Export Lamb

Where has Australia’s lamb been going at these good prices?

Sheep Central November 14, 2016

Export beef 1 shippingAUSTRALIA’S lamb exports October were slightly lower than last year, but still higher than the average shipments for the month over the last five years.

And the prospects are reportedly good for continuing strong demand into key markets.

Meat & Livestock Australia said despite the seasonal increase in spring lamb supplies, and consequent higher export volumes, Australian lamb shipments in October of 21,234 tonnes remained 2 percent below the level in October 2015.

But MLA said Department of Agriculture and Water Resources showed the October 2016 shipments were up 7pc on the five-year (2011-2015) October average. Due to higher year-on-year volumes shipped during the first six months of the year, the January to October total remained 1pc above the corresponding period last year.

MLA said the largest growth markets for the year-to-date include China, the US, Japan, Korea and Papua New Guinea. Although the volume to the Middle East as a whole is lower year-on-year for the ten month period, the UAE and Qatar have also recorded strong growth.

Total chilled lamb exports for the year-to-October eased 2pc year-on-year to 82,773 tonnes – with increased chilled shipments to the US and Korea not enough to offset the declines to the Middle East and the EU. Frozen lamb volumes for the year-to-date rose 4pc to 112,769 tonnes, largely driven by year-on-year increases to China, the US, Korea, the EU and Japan.

MLA said lamb exports to the Middle East for the January to October period were 10pc lower than the corresponding period last year at 51,962 tonnes. The majority consisted of chilled product (43,492 tonnes), which eased 6pc year-on-year, while frozen volumes of 8470 tonnes were down 27pc. Most of the decline to the Middle East was attributed to a 92pc drop in shipments to Bahrain for the year-to-date – from 7419 tonnes in 2015 to 593 tonnes in 2016 – due to the lifting of the government subsidy on imported Australian lamb.

Strong growth into Middle Eastern markets

MLA said two of the largest and most progressive markets in the Middle East for Australian lamb – the UAE and Qatar – recorded considerable growth for the January to October period. Volumes to the UAE were up 12pc year-on-year to 17,090 tonnes. Lamb shipments to Qatar increased 13pc to 13,584 tonnes.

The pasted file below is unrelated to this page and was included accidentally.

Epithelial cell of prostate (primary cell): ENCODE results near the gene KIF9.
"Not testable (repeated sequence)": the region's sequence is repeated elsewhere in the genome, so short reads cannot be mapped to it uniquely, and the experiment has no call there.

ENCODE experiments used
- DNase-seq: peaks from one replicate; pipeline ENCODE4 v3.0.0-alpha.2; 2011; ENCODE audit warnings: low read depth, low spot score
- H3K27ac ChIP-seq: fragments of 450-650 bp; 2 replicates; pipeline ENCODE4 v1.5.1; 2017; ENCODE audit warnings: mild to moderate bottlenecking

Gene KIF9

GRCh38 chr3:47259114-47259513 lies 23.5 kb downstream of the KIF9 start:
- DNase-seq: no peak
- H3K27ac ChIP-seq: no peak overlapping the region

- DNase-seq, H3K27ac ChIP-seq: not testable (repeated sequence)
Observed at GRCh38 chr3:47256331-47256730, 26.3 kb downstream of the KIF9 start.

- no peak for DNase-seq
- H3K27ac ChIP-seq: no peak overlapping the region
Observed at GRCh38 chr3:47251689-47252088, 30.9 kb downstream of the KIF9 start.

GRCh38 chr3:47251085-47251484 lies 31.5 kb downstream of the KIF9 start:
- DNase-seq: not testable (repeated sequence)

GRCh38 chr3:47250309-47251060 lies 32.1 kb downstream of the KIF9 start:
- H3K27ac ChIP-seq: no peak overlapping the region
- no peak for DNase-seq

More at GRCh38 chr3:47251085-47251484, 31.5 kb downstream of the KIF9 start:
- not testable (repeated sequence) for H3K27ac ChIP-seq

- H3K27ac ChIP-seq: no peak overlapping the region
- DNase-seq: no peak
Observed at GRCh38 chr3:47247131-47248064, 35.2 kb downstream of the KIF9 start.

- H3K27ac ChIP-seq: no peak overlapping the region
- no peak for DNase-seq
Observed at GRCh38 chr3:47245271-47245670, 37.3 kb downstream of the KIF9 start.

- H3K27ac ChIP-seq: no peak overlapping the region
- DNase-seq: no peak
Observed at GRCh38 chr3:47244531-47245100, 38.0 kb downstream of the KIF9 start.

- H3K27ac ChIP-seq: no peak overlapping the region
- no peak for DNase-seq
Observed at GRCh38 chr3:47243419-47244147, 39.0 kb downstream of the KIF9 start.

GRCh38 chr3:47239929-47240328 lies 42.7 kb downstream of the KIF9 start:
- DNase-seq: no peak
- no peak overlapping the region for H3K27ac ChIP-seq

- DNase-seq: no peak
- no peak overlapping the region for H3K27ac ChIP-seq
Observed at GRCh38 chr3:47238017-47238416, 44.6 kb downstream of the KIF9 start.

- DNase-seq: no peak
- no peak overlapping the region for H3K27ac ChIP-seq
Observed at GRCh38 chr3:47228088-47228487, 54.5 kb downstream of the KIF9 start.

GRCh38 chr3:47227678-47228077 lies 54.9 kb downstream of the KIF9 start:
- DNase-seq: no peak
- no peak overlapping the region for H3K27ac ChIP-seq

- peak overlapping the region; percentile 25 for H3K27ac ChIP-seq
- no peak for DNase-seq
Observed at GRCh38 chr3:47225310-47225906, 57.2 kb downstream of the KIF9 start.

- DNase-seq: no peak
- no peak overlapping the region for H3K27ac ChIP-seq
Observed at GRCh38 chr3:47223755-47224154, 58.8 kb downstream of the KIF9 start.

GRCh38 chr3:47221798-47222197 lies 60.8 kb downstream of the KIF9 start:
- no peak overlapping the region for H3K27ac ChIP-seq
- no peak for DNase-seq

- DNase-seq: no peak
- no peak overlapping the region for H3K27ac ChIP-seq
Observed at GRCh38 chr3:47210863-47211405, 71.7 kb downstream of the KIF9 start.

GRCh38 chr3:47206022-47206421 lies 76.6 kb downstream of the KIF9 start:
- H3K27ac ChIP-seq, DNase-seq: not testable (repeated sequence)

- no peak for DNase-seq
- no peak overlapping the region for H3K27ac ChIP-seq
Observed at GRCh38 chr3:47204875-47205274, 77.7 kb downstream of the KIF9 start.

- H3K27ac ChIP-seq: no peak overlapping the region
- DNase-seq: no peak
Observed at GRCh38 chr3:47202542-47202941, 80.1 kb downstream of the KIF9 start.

Lamb shipments to the US lifted 8pc year-on-year, reaching 42,917 tonnes for the year-to-date. MLA said the proportion of Australian chilled lamb exports to the US tended to increase in October, ahead of the Thanksgiving holiday season (also in February, ahead of Easter). For the January to October period, US chilled and frozen volumes increased – up 7pc and 8pc, respectively, to 23,267 tonnes and 19,650 tonnes. Assorted cuts, shanks, manufacturing and carcases recorded the greatest growth so far this year.

MLA said lamb demand from China has strengthened this year, with shipments up 21pc for the year-to-date to 31,326 tonnes – all of which was frozen product. Volumes of breast and flap to China increased 7pc year-on-year to 19,360 tonnes, while manufacturing product tonnage increased 41pc to 5974 tonnes. Shipments of neck increased 20pc to 3150 tonnes, and shoulder demand recorded a more than four-fold increase to 2389 tonnes for the January to October period. Reports suggest that importers are anticipating good demand for sheep meat during the upcoming cooler months, MLA said.

Korea has been a significant growth market for both Australian beef and lamb exports in 2016, MLA said. Lamb shipments to the country for the year-to-October jumped 37pc on the same period last year to 6636 tonnes. MLA said in-market reports attribute the growth to expansion in the food service and retail sectors, with several Korean hypermarkets now selling chilled product in store.

Australian chilled lamb exports to Korea have more than doubled year-on-year to 1338 tonnes for the ten-month period, while frozen exports were 26pc higher at 5298 tonnes. For the year-to-date, volumes of breast and flap almost doubled to 1578 tonnes, shoulders increased 39pc to 3427 tonnes, and rack shipments jumped 81pc, to 472 tonnes.

MLA’s recently released export snapshots provide a regular up-to-date picture of Australia’s red meat export portfolio.

Click here to access the latest snapshots for:

Source: MLA.


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